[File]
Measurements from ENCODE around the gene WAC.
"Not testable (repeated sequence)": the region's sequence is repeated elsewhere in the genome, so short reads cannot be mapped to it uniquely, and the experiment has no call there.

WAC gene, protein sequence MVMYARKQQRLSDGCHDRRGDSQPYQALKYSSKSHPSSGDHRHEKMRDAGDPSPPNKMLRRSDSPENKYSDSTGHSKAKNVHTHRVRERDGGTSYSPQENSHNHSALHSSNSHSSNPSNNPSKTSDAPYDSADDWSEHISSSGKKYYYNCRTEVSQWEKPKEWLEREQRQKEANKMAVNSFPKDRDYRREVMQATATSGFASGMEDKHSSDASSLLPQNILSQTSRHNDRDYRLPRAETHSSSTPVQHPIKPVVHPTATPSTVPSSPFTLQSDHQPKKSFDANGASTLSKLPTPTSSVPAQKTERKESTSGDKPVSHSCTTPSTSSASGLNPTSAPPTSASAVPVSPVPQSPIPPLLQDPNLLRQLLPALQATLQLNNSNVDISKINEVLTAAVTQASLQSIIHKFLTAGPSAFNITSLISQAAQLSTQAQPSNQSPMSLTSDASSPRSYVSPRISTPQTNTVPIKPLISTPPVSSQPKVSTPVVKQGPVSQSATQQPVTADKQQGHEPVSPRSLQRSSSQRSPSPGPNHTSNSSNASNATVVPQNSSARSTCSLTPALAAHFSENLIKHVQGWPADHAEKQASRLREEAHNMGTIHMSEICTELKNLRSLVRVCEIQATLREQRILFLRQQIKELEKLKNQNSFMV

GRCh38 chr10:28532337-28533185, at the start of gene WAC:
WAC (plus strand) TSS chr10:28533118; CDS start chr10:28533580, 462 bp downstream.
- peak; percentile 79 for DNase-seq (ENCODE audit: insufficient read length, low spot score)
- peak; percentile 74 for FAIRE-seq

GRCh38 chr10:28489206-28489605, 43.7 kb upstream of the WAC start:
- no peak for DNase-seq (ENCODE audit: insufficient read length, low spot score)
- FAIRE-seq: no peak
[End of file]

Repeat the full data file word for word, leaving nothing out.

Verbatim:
Measurements from ENCODE around the gene WAC.
"Not testable (repeated sequence)": the region's sequence is repeated elsewhere in the genome, so short reads cannot be mapped to it uniquely, and the experiment has no call there.

WAC gene, protein sequence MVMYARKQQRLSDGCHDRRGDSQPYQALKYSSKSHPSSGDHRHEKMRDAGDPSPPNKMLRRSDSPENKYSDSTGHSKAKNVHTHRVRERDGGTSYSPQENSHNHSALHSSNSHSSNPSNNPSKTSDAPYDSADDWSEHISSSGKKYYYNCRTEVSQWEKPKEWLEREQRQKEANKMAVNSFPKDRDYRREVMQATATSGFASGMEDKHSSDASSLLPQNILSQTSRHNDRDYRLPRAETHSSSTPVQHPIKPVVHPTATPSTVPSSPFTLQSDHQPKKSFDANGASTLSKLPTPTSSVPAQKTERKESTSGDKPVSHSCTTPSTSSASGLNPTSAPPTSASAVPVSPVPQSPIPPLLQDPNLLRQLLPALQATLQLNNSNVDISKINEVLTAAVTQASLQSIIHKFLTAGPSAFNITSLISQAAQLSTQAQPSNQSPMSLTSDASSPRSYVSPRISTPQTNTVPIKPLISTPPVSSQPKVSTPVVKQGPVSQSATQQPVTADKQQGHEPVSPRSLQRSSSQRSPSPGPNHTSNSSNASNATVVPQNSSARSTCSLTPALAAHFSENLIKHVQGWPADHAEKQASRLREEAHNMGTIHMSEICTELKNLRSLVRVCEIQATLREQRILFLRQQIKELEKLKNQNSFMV

GRCh38 chr10:28532337-28533185, at the start of gene WAC:
WAC (plus strand) TSS chr10:28533118; CDS start chr10:28533580, 462 bp downstream.
- peak; percentile 79 for DNase-seq (ENCODE audit: insufficient read length, low spot score)
- peak; percentile 74 for FAIRE-seq

GRCh38 chr10:28489206-28489605, 43.7 kb upstream of the WAC start:
- no peak for DNase-seq (ENCODE audit: insufficient read length, low spot score)
- FAIRE-seq: no peak